I haven't been feeling so good for about a month due to a sinus/ear infection. It's to the point that I'm actually feeling blue about it.
This morning my boss left bagels for everyone in the office. Around 9:30 a.m., I decided to get myself one (I was hungry). When I got there, one of my coworkers was there cleaning, so I helped her. She was telling me that her hubby always use to say to her that she's a bit of a clean freak. Well, as she continues to talks, I learn that her husband of twenty years passed away a year ago. Just like that, she was a widow with two high school aged children. Her son is about to started his first year at UC Riverside this month. She continued to talk and I continued to listen.
She went on to tell me that before she married her husband, he told her that he had renal disease and that he just had his first kidney transplant. If she wanted to break up with him, he would understand. She didn't breakup with him and that first kidney lasted 10 years. Then he got another transplant that lasted 7 years. But, the final crisis, he didn't survive. She feels guilty that she didn't call 911 as soon as he was having his crisis. She asked him if he wanted her to call 911, an ambulance or his doctor, he said no, not yet. The next morning around 2:30 a.m., the choice was taken from him, she called for an ambulance. A few days later, he passed away from renal failure.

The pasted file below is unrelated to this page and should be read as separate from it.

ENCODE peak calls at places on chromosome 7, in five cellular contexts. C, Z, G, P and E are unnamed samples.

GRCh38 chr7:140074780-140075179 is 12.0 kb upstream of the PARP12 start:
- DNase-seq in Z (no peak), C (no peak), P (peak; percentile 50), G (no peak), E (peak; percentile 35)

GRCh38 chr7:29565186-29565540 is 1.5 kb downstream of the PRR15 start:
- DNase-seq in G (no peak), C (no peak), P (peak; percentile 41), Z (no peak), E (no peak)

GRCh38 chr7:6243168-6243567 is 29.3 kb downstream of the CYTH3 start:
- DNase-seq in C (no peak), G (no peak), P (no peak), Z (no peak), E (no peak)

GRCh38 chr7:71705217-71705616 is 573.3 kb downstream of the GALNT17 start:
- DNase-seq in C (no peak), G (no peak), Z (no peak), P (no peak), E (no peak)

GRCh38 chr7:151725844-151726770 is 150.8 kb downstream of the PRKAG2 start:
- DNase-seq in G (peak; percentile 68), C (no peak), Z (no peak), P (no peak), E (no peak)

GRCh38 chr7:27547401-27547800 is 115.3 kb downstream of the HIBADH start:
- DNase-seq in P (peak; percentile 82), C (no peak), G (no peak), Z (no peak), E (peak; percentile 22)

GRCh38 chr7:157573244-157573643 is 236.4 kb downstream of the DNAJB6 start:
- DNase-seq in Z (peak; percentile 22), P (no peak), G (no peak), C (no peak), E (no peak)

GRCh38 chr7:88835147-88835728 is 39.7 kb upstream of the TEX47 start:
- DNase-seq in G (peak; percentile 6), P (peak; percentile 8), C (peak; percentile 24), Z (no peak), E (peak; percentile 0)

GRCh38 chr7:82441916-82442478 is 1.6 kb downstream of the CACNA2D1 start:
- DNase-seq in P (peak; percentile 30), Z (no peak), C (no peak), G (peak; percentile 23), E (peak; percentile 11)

She continued telling her story with tears rolling down her face. She said to me, if only she had called sooner, he would have been alive today. By this point, I'm crying with her. As I'm listening, I realized she needed to talk and I needed to listen. I told her if it happened that fast, then there was nothing to be done and it wouldn't have matter 24 hours earlier. She told me that the hospital told her that as well.
She then went on to say that she moved in her sick mother, because no other member in her family wanted to care for her. My coworker's children are helping take care of her as well.
I told her that she has gone through so much. She hasn't had a chance to grieve for her husband. She needs to give herself that time.
We never get over a love ones' death. We just accept that the person is gone and are thankful for the time we had with them. This is how I got over my beloved cousin, Diana, passing away. We gave each other a hug and went back to work.
As I sat at my desk, I decided to send her an e-mail. I said to her that in her grief, she lifted my spirits. I have been so sick that my moods have been gloomy. I said to her that she reminded me that life is bigger than illness. I am taking meds, eating right and taking care of myself. In time, I will heal and feel better.
She Thanked me for listening and that I was a blessing today for her.
Later that afternoon, a friend of mine gave me a fortune cookie, I opened my fortune and it read, "If given a penny for every kind act you'd be a millionaire." I smiled and Thank God that I was there for my coworker, who in her own way was there for me.